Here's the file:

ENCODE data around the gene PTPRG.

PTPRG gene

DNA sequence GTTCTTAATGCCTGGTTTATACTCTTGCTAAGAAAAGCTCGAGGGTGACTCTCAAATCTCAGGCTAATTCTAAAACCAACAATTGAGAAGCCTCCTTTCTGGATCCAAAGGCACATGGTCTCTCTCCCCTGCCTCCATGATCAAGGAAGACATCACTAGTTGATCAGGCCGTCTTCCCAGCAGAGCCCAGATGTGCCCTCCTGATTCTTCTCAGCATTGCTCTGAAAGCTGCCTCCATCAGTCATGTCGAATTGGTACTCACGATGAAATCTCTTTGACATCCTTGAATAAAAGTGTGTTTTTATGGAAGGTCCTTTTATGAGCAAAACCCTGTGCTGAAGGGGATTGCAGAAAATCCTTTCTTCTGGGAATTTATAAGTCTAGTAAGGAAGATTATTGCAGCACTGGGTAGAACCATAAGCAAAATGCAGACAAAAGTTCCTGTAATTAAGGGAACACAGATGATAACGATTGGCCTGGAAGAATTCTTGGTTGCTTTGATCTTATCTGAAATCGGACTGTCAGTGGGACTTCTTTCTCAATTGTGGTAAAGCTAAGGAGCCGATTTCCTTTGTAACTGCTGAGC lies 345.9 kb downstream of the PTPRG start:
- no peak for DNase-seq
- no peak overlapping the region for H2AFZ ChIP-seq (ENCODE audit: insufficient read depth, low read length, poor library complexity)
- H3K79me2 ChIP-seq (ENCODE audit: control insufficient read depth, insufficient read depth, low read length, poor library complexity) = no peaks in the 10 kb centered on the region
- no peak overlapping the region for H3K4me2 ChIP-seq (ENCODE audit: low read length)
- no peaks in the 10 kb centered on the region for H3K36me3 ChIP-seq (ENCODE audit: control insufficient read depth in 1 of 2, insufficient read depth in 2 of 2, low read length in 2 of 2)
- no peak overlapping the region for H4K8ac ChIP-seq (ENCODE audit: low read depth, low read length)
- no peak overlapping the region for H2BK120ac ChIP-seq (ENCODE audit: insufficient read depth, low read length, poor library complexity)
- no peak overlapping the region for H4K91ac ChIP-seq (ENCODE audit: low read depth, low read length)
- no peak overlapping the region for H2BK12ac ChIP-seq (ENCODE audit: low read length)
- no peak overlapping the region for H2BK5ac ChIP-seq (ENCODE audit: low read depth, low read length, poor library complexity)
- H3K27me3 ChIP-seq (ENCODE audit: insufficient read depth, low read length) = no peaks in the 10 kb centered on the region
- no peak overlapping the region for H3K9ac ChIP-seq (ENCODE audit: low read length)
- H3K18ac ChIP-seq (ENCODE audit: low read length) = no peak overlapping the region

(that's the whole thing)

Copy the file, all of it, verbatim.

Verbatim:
ENCODE data around the gene PTPRG.

PTPRG gene

DNA sequence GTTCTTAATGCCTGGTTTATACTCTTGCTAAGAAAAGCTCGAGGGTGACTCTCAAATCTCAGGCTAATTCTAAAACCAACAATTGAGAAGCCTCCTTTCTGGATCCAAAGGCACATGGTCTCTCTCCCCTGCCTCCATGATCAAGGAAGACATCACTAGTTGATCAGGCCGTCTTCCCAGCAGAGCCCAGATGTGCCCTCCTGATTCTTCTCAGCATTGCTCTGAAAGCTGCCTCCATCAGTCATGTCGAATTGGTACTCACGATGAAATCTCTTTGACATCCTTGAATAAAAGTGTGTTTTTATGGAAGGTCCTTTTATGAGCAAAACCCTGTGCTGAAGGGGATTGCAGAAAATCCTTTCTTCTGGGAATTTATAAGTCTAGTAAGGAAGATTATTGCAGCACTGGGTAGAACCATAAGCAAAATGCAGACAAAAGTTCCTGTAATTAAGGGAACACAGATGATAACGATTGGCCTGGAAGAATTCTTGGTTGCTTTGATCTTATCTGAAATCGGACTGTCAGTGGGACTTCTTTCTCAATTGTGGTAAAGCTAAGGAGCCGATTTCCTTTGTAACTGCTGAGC lies 345.9 kb downstream of the PTPRG start:
- no peak for DNase-seq
- no peak overlapping the region for H2AFZ ChIP-seq (ENCODE audit: insufficient read depth, low read length, poor library complexity)
- H3K79me2 ChIP-seq (ENCODE audit: control insufficient read depth, insufficient read depth, low read length, poor library complexity) = no peaks in the 10 kb centered on the region
- no peak overlapping the region for H3K4me2 ChIP-seq (ENCODE audit: low read length)
- no peaks in the 10 kb centered on the region for H3K36me3 ChIP-seq (ENCODE audit: control insufficient read depth in 1 of 2, insufficient read depth in 2 of 2, low read length in 2 of 2)
- no peak overlapping the region for H4K8ac ChIP-seq (ENCODE audit: low read depth, low read length)
- no peak overlapping the region for H2BK120ac ChIP-seq (ENCODE audit: insufficient read depth, low read length, poor library complexity)
- no peak overlapping the region for H4K91ac ChIP-seq (ENCODE audit: low read depth, low read length)
- no peak overlapping the region for H2BK12ac ChIP-seq (ENCODE audit: low read length)
- no peak overlapping the region for H2BK5ac ChIP-seq (ENCODE audit: low read depth, low read length, poor library complexity)
- H3K27me3 ChIP-seq (ENCODE audit: insufficient read depth, low read length) = no peaks in the 10 kb centered on the region
- no peak overlapping the region for H3K9ac ChIP-seq (ENCODE audit: low read length)
- H3K18ac ChIP-seq (ENCODE audit: low read length) = no peak overlapping the region